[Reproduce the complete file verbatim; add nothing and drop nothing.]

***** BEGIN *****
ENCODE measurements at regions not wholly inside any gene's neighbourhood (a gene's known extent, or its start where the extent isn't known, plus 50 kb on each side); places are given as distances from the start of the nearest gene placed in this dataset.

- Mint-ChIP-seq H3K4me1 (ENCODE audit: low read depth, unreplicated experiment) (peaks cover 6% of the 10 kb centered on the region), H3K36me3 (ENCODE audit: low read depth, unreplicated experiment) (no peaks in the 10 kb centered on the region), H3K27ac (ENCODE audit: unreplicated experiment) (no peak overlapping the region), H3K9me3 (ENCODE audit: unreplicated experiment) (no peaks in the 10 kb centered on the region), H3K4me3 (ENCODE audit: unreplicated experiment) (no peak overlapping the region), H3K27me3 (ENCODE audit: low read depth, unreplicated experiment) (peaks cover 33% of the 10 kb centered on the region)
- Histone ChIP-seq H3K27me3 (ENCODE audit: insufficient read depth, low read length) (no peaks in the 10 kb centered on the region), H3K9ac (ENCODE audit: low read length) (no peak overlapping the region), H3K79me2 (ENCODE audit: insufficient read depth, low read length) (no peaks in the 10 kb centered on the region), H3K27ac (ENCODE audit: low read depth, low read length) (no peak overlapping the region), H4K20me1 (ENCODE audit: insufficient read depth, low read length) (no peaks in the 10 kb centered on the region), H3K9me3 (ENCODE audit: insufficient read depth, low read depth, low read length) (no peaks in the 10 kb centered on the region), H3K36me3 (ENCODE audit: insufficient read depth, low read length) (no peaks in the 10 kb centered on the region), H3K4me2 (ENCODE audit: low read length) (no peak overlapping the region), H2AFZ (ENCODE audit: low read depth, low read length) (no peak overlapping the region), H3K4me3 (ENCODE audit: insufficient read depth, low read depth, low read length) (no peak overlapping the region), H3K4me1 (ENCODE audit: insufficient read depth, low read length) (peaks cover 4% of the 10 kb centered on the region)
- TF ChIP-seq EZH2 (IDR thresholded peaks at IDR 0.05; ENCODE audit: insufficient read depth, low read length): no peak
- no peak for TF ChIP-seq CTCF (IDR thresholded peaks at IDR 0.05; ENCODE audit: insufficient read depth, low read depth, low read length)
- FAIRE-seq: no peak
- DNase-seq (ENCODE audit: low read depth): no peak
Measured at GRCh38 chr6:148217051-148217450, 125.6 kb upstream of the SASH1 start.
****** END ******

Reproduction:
ENCODE measurements at regions not wholly inside any gene's neighbourhood (a gene's known extent, or its start where the extent isn't known, plus 50 kb on each side); places are given as distances from the start of the nearest gene placed in this dataset.

- Mint-ChIP-seq H3K4me1 (ENCODE audit: low read depth, unreplicated experiment) (peaks cover 6% of the 10 kb centered on the region), H3K36me3 (ENCODE audit: low read depth, unreplicated experiment) (no peaks in the 10 kb centered on the region), H3K27ac (ENCODE audit: unreplicated experiment) (no peak overlapping the region), H3K9me3 (ENCODE audit: unreplicated experiment) (no peaks in the 10 kb centered on the region), H3K4me3 (ENCODE audit: unreplicated experiment) (no peak overlapping the region), H3K27me3 (ENCODE audit: low read depth, unreplicated experiment) (peaks cover 33% of the 10 kb centered on the region)
- Histone ChIP-seq H3K27me3 (ENCODE audit: insufficient read depth, low read length) (no peaks in the 10 kb centered on the region), H3K9ac (ENCODE audit: low read length) (no peak overlapping the region), H3K79me2 (ENCODE audit: insufficient read depth, low read length) (no peaks in the 10 kb centered on the region), H3K27ac (ENCODE audit: low read depth, low read length) (no peak overlapping the region), H4K20me1 (ENCODE audit: insufficient read depth, low read length) (no peaks in the 10 kb centered on the region), H3K9me3 (ENCODE audit: insufficient read depth, low read depth, low read length) (no peaks in the 10 kb centered on the region), H3K36me3 (ENCODE audit: insufficient read depth, low read length) (no peaks in the 10 kb centered on the region), H3K4me2 (ENCODE audit: low read length) (no peak overlapping the region), H2AFZ (ENCODE audit: low read depth, low read length) (no peak overlapping the region), H3K4me3 (ENCODE audit: insufficient read depth, low read depth, low read length) (no peak overlapping the region), H3K4me1 (ENCODE audit: insufficient read depth, low read length) (peaks cover 4% of the 10 kb centered on the region)
- TF ChIP-seq EZH2 (IDR thresholded peaks at IDR 0.05; ENCODE audit: insufficient read depth, low read length): no peak
- no peak for TF ChIP-seq CTCF (IDR thresholded peaks at IDR 0.05; ENCODE audit: insufficient read depth, low read depth, low read length)
- FAIRE-seq: no peak
- DNase-seq (ENCODE audit: low read depth): no peak
Measured at GRCh38 chr6:148217051-148217450, 125.6 kb upstream of the SASH1 start.